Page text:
Anyone can grow healthy houseplants by knowing the basics of plant care. It is important to know what type of houseplant you have as they all have different growth requirements. All plants require light, water, humidity, fertilizer, repotting, and basic cleaning. The level at which these requirements are needed varies based on the plant. For light, most plants will have tags or some label that says either “direct sunlight,” “indirect light,” “moderate light,” or “low light.” As a general rule, green foliage plants don’t need as much light as flowering plants or plants with bright colored variegated leaves.
Direct light or bright light is the sun coming in through a window (typically south facing) directly onto the plant. Indirect light is light that comes from a light bulb or is sunlight that has been filtered through something, like a curtain. Indirect light is the most common light choice for most plants. Moderate light is receiving around 6 hours of indirect light. Low light is anything less than 4 hours typically using an indirect source of light. If the room where you want to grow house plants doesn’t have enough light, you can supplement with artificial light. You can use fluorescent lights even if you don’t have any windows nearby.
Overwatering tends to be the biggest threat to houseplants. For houseplants, do not stick to a set watering schedule, but water when the soil feels like it needs watering. It is always best to err on the side of too dry than it is too wet. When watering, avoid splashing onto leaves and stems, which can encourage diseases and leaf spotting. Watering the soil directly is best. Water your plants when the top 1 inch of soil feels dry. Houseplants need watered less frequently in the winter months and more frequently in the summer. Plants that are actively flowering are using more energy and need watered more frequently as well.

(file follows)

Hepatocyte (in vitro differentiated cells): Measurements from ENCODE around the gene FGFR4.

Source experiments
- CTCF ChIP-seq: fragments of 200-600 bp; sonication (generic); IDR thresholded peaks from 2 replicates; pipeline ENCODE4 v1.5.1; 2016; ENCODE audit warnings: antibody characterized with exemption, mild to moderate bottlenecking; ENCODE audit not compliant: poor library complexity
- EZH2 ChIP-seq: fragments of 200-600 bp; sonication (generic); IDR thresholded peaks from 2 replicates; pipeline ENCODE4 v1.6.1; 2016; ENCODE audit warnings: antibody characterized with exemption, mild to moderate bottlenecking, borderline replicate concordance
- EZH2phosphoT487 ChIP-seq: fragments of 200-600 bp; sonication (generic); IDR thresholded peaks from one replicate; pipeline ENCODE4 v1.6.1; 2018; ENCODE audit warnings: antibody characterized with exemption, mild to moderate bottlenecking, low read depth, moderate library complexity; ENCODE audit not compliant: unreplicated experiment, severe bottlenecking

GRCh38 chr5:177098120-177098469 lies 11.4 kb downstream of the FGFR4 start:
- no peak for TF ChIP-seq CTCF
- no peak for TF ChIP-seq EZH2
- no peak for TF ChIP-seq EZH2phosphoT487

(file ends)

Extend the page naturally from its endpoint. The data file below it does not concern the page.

You should use pots that have good drainage holes for your plant to avoid root rot, mold, and other issues. Always water until the excess water drains out of the holes. Even plants that prefer dry soil should be watered this way (just not as frequently).Another method of watering is through the bottom. Place the pot onto a tray and add 1 inch of water to the tray. The roots will slowly absorb the water through the drainage holes. Leave the pot on the tray until you can feel the surface of the soil is moist. If the soil is really dry, water might run straight through the plant and not get absorbed. If this happens, submerge the whole pot in a sink/tub or bucket full of water until air bubbles stop being released. Remove the plant from the water and set it aside to let excess moisture run out. The plant may need repotted into a different type of growing mix.